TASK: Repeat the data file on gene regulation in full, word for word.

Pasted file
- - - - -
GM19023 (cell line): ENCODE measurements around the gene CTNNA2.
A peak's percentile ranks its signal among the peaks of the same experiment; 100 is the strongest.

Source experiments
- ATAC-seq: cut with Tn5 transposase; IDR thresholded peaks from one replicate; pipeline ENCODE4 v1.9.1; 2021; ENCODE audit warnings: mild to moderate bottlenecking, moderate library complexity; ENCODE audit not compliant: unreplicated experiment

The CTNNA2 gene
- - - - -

GM19023 (cell line): ENCODE measurements around the gene CTNNA2.
A peak's percentile ranks its signal among the peaks of the same experiment; 100 is the strongest.

Source experiments
- ATAC-seq: cut with Tn5 transposase; IDR thresholded peaks from one replicate; pipeline ENCODE4 v1.9.1; 2021; ENCODE audit warnings: mild to moderate bottlenecking, moderate library complexity; ENCODE audit not compliant: unreplicated experiment

The CTNNA2 gene